Brookings Hall

The cornerstone for Brookings (then University) Hall was laid on November 3, 1900, and construction was completed in 1902.

It was leased to the Louisiana Purchase Exposition Company for use during the 1904 World’s Fair as the Administration Building.

The architects were the Philadelphia firm Cope & Stewardson, represented by James P. Jamieson. The general contractor was Bright Construction Company. These companies worked together on other early campus buildings. The building was occupied as the administrative center by the university in February 1905, and was known for many years thereafter as University Hall. The name was officially changed to Brookings Hall on June 12, 1928.

The inscription above the clock on the West facade of Brookings Hall reads Cedunt Horae, Opera Manent: “The hours go by, the works remain.”

The inscription on the east facade of Brookings Hall reads Discere Si Cupias Intra: Salvere Iubemus, meaning “If you wish to learn, enter: we welcome you.”

Robert S. Brookings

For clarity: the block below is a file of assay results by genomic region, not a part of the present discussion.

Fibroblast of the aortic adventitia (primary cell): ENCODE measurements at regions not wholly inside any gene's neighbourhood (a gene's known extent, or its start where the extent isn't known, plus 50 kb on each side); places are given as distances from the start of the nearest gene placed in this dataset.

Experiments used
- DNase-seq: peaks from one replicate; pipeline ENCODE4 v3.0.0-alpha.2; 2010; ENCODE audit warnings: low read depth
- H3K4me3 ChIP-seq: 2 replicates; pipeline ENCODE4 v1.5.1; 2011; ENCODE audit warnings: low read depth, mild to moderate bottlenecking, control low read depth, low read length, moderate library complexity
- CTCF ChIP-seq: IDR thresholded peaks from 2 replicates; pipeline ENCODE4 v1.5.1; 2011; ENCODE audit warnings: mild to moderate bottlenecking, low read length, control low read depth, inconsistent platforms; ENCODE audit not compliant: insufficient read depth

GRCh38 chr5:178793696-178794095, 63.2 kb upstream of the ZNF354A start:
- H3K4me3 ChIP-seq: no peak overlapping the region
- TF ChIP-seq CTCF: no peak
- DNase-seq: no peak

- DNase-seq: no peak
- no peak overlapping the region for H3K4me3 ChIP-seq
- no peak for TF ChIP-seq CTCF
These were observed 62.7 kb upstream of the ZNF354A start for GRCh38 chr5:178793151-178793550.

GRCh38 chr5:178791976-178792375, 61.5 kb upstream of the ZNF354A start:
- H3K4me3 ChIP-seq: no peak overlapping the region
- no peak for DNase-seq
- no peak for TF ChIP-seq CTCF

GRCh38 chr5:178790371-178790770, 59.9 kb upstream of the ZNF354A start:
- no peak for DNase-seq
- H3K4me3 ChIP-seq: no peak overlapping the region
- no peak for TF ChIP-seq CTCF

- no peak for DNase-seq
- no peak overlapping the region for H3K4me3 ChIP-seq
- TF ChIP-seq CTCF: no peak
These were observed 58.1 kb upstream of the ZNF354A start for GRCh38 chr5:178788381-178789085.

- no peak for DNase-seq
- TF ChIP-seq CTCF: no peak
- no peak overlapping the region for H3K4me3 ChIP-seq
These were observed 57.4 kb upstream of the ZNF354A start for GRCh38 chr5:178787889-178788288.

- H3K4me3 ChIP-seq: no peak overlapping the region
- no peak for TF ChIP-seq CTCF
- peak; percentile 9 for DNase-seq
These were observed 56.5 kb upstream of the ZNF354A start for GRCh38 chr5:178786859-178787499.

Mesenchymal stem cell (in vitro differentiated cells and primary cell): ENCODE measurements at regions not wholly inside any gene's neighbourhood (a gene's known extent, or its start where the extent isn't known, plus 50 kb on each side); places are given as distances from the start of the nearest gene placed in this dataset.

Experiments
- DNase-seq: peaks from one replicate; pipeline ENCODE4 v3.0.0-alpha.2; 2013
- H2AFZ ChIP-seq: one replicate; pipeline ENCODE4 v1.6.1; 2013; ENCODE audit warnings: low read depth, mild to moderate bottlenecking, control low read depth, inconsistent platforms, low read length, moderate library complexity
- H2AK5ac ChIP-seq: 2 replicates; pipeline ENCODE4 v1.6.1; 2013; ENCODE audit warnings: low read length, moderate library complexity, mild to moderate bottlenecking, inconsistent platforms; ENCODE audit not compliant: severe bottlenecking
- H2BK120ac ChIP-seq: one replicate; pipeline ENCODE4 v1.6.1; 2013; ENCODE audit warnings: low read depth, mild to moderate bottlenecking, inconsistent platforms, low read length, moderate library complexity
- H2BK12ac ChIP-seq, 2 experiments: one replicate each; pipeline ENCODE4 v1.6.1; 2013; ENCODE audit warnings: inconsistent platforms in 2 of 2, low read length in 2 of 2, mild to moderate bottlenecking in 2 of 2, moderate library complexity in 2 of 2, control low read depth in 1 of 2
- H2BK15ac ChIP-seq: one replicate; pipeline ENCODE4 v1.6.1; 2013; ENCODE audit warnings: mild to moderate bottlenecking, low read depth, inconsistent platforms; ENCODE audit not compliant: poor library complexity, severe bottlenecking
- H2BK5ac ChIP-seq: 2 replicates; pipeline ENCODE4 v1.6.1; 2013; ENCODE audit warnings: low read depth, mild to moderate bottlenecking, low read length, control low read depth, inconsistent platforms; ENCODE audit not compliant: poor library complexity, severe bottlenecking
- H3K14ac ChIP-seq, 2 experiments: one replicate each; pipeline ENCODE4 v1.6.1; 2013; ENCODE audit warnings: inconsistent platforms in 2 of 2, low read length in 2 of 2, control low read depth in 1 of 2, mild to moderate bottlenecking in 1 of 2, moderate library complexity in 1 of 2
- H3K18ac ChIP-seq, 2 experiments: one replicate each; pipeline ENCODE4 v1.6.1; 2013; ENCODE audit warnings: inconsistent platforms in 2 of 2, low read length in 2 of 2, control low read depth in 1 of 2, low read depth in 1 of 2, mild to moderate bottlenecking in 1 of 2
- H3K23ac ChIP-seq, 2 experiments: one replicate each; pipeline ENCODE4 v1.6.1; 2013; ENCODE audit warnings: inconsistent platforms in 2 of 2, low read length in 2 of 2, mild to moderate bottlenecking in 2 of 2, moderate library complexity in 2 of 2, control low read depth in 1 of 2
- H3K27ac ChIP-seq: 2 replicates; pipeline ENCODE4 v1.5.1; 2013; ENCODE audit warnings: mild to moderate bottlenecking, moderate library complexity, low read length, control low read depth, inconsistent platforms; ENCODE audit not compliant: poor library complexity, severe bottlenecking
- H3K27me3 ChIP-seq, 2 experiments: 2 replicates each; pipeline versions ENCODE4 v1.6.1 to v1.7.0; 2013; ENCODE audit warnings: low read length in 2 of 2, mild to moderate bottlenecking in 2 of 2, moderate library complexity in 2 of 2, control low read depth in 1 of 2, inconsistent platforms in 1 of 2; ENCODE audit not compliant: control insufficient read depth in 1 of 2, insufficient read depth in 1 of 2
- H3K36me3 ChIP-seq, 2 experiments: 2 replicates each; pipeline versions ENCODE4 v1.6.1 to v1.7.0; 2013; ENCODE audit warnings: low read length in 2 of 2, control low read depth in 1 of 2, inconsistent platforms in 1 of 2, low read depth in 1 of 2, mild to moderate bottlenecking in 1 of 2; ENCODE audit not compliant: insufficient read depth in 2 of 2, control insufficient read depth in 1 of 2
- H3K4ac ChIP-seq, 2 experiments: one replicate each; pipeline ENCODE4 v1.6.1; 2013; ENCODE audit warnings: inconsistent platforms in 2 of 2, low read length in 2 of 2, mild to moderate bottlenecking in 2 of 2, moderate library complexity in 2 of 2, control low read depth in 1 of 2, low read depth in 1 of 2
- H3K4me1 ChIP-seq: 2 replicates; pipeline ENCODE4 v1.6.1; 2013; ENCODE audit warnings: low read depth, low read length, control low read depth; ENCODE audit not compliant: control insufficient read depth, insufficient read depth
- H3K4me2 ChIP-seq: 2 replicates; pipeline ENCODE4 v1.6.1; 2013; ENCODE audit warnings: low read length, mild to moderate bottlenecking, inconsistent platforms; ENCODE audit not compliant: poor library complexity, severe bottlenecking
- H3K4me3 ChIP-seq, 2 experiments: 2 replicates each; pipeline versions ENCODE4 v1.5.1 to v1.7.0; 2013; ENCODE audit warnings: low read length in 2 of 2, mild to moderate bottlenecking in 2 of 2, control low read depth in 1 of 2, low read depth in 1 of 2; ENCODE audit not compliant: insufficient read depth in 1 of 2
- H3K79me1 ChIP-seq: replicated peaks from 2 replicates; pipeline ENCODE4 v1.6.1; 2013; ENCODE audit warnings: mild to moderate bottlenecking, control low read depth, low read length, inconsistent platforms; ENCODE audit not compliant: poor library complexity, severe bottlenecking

Robert S. Brookings was born in 1850 and later went to work for Cupples & Marston, a woodenware and willowware wholesale business. He and his brother were eventually made equal partners in the business, and Robert took upon himself the responsibility of moving Washington University to its current, permanent location, and contributed $200,000 to the university for the construction of an administrative building. Brookings was also the founder of the Brookings Institution and was a member of the university’s Board of Directors from 1891 to 1928, serving as president from 1895 to 1928.

View the plaque that lies under the Brookings archway, and find out more about William Greenleaf Eliot, the university’s third chancellor.